They Don't Got Mike
Nov 20, 2006, Vol. 12, No. 10 • By MATT LABASH
Exactly four years ago in this space, I documented the failed campaign of my former brother-in-law, Mike Benton, whom the enemies of freedom decided not to make clerk of the circuit court of Calvert County, Maryland. I owed him ink for an old favor. When we were both setting standards of academic excellence in our community college human sexuality course, he let me crib his copious notes on the Gräfenberg spot, which I've kept (laminated) to this day.
Though he long ago quit being married to my sister-in-law, Mike's no quitter. This cycle, he's answering his true calling: that of county commissioner. A bit of a tough guy, Mike's a former Marine who used to greet even women with friendly head butts, and who was once himself knocked unconscious by his drill instructor for not removing his hat at a urinal. "I deserved it, Ooh-rah!" he says. So it's small surprise that, as I stand shivering on the side of Route 4 and Mike waves to voters as he's done nearly every morning for the last month-and-a-half, he's not wearing gloves. "I need to keep my fingers free for when they flip me off," the now-seasoned campaigner explains.
While other candidates are addicted to alliterative exclamations (Wells Works! Go Gracie! Definitely Dixie!), Mike has gone a different direction with his omnipresent "Got Mike" signs. It's a play on the "Got Milk?" ad campaign, though I point out to Mike that he botched it by dropping the question mark. Now it sounds as if someone has made a citizen's arrest and is waiting for the police to arrive. He waves me off: "I'm not a question, I'm the answer." I withdraw the objection.
Since the last time, when just the two of us went campaigning, Mike's gone a bit corporate. He went to a four-day candidate school in Gaithersburg. He has wall charts next to his "Girls of Maxim" calendar that keep straight his meet'n'greets. He has 40 volunteers working polling stations. He has a campaign manager, a body man, and a driver, even if they're all the same person: Kevin Turner, a real-estate colleague of Mike's. Kevin is both a human Google map and the glue that holds the campaign together, earning him the nickname G2.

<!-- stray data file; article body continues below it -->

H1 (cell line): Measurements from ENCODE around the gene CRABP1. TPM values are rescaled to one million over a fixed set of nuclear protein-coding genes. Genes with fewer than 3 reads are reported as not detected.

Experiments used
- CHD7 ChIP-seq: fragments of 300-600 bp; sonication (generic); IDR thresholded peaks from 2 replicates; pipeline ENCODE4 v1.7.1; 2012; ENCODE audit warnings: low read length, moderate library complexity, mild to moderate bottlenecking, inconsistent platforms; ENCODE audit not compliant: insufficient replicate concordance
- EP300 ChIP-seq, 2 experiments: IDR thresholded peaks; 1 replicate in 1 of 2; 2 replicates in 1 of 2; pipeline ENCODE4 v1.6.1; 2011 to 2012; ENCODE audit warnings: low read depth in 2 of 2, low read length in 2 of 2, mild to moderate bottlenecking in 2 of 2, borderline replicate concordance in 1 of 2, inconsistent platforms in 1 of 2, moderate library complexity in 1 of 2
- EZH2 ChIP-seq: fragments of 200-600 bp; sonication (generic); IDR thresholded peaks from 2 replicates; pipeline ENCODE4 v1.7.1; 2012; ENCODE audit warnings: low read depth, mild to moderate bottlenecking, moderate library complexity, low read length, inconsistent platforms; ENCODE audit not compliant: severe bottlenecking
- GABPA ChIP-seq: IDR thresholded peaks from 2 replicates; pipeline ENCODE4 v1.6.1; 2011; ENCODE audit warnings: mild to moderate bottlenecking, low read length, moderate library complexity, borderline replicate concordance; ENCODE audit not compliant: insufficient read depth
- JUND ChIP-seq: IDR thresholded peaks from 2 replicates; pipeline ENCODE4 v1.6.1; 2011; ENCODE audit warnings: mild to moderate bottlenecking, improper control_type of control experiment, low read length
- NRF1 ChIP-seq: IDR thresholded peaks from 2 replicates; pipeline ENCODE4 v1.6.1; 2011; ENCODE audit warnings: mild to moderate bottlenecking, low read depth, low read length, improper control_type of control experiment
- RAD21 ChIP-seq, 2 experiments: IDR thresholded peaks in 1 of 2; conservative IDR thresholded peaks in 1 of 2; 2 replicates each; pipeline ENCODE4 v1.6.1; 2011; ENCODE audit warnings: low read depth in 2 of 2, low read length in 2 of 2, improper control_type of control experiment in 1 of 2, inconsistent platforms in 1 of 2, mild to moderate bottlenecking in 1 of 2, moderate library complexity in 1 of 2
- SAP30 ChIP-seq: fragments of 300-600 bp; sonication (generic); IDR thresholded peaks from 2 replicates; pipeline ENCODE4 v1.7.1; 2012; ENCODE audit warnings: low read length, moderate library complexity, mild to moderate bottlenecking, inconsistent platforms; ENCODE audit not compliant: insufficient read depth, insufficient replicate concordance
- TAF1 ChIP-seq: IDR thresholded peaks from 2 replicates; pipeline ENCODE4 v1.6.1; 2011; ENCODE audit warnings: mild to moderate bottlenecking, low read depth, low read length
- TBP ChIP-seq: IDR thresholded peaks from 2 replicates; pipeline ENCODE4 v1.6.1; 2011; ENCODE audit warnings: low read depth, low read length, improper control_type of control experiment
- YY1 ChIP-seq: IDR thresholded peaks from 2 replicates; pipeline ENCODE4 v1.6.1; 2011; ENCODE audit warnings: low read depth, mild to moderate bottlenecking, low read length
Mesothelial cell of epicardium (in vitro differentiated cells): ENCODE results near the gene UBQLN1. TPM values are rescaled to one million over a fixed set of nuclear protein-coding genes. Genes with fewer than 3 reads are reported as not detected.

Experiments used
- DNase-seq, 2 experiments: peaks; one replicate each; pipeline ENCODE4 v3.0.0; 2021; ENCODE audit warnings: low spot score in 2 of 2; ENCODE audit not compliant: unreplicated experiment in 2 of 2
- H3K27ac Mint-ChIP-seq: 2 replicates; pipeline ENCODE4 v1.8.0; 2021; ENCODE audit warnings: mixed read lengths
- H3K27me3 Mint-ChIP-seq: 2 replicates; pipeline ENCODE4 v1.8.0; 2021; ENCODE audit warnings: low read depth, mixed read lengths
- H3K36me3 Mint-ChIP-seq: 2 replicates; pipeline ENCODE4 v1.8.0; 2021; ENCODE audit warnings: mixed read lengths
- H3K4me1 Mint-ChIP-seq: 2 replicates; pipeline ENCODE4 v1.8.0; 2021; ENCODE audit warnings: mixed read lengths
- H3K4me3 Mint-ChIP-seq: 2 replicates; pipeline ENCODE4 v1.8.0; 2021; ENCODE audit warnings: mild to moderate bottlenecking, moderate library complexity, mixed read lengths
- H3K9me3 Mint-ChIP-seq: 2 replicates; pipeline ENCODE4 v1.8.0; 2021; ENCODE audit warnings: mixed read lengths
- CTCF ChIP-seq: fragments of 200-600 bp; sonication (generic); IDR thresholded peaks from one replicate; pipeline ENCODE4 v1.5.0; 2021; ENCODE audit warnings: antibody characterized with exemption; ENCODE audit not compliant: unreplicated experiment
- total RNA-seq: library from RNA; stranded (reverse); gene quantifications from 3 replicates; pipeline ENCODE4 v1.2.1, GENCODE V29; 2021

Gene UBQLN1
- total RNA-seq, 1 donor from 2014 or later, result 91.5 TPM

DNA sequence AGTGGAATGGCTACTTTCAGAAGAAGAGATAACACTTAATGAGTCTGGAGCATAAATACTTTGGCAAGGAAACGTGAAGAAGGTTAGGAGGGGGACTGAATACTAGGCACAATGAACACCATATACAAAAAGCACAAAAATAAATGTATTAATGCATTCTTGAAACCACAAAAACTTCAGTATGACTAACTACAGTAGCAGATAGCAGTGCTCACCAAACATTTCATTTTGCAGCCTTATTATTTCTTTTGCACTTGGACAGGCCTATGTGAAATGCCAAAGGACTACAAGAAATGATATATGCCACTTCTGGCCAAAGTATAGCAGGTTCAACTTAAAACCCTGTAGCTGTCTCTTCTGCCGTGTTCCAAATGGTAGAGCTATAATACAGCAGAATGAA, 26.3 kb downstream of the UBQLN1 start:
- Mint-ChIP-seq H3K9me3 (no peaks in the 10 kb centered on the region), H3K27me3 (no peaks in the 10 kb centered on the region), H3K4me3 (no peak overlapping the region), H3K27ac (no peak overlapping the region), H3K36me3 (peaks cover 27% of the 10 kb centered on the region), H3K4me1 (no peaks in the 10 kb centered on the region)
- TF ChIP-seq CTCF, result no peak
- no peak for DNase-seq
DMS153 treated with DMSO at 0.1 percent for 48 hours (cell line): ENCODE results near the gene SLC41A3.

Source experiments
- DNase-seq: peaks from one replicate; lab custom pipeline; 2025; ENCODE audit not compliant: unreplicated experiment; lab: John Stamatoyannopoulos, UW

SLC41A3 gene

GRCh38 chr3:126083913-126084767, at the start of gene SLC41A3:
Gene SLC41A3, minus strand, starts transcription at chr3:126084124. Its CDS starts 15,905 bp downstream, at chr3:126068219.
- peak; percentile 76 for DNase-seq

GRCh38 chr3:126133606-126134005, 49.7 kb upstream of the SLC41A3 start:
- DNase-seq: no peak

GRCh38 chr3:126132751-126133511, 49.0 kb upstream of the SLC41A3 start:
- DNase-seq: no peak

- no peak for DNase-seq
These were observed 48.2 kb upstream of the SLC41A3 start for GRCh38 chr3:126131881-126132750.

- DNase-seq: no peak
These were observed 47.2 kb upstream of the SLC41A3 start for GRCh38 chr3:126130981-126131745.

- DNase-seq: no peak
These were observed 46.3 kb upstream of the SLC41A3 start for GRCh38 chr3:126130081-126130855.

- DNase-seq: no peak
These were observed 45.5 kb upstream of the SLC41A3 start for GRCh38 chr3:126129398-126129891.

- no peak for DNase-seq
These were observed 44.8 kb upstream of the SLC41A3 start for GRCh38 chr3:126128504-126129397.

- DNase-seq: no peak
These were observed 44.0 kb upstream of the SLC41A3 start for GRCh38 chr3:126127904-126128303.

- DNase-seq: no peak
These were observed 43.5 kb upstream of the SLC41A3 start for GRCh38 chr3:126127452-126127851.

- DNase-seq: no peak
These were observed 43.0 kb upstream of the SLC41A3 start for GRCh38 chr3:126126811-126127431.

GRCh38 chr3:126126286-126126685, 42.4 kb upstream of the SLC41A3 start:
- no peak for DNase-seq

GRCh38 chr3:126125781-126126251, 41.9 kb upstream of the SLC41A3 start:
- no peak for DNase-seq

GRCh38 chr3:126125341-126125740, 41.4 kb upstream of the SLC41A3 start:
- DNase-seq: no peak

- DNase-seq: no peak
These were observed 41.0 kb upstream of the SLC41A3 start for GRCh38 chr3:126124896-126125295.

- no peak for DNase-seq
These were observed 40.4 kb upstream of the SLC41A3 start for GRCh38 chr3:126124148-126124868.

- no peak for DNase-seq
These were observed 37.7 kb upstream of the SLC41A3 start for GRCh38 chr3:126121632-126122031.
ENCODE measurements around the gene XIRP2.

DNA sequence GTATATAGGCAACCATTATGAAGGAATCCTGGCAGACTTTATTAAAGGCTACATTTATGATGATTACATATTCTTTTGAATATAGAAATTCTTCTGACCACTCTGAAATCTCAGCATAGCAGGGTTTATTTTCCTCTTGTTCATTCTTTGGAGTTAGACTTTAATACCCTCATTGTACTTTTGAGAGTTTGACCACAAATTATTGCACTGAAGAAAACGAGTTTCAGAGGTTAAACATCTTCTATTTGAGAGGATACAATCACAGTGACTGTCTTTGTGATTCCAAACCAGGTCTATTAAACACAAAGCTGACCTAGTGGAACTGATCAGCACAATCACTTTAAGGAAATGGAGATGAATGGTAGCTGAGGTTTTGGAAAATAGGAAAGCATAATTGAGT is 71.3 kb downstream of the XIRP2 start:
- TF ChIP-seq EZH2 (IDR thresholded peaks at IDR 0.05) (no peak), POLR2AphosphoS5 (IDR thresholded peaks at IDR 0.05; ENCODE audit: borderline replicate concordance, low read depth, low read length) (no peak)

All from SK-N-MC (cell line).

Last Election Day, we took leisurely breaks for crab cakes and light refreshments. This time, Mike, G2, and I have to make do with Dunkin Donuts in the back of G2's SUV. "No time for lunch, stay focused Matt," Mike says, informing me that we'll be hitting all 23 polling stations--twice. Mike is a man with a fever. He works people like a grease gun, lunging at Democratic campaign workers (he's a Republican), hugging old women (his only previous electoral success was winning Northern High's Best Looking in 1984), putting the squeeze on everyone from colleagues to old high school pals to doting cousins, one of whom, Boo Boo, struggles when I ask her to tell me a good story about Mike from his youth. "I could tell you about the time he drank too much and ran stark naked through the bushes. But that was only five years ago."
Like most politicians, Mike is an optimist, listening to Zig Ziglar and Tony Robbins tapes in the car. He meets people and ingests them like toasted-coconut donuts. He has secured real estate listings and dates at funerals ("Her boyfriend died," he says defensively, "I felt sorry for her"). He loves talking to strangers, he confesses of his compulsion. "If I behaved like this without the campaign, they'd lock you up or think you're Forrest Gump or something. At least when I'm running, I have an excuse."
Our fieldwork done, we adjourn to Mike's regular watering hole, Robert's in Prince Frederick. G2 nervously sets up his laptop in the back, waiting for returns. "I could chew through this wall," he says. Over plates of quesadillas and crab nachos, the bad news drops. There are five seats for commissioner, and with 100 percent of returns in, Mike finishes ninth out of eleven. I tell him to look on the bright side. At least we beat (11th place) Doug Parran like the village conga. "I need a beer," he says.
The next day he is still shell-shocked. He doesn't understand how so much effort yielded so little result. He doesn't understand why do-nothing incumbents are steering our county to ruin. "I don't understand," he says, "how three grown men can eat two whole boxes of donuts."
But you can't keep a good man down. Or Mike either. So he'll be back, maybe as commissioner, maybe as something sexier, like Judge of the Orphan's Court. Either way, he tells me he's already crafted an amended slogan: "'You didn't Get Mike last time, but you Got Mike this time.' Do you think it needs some work?"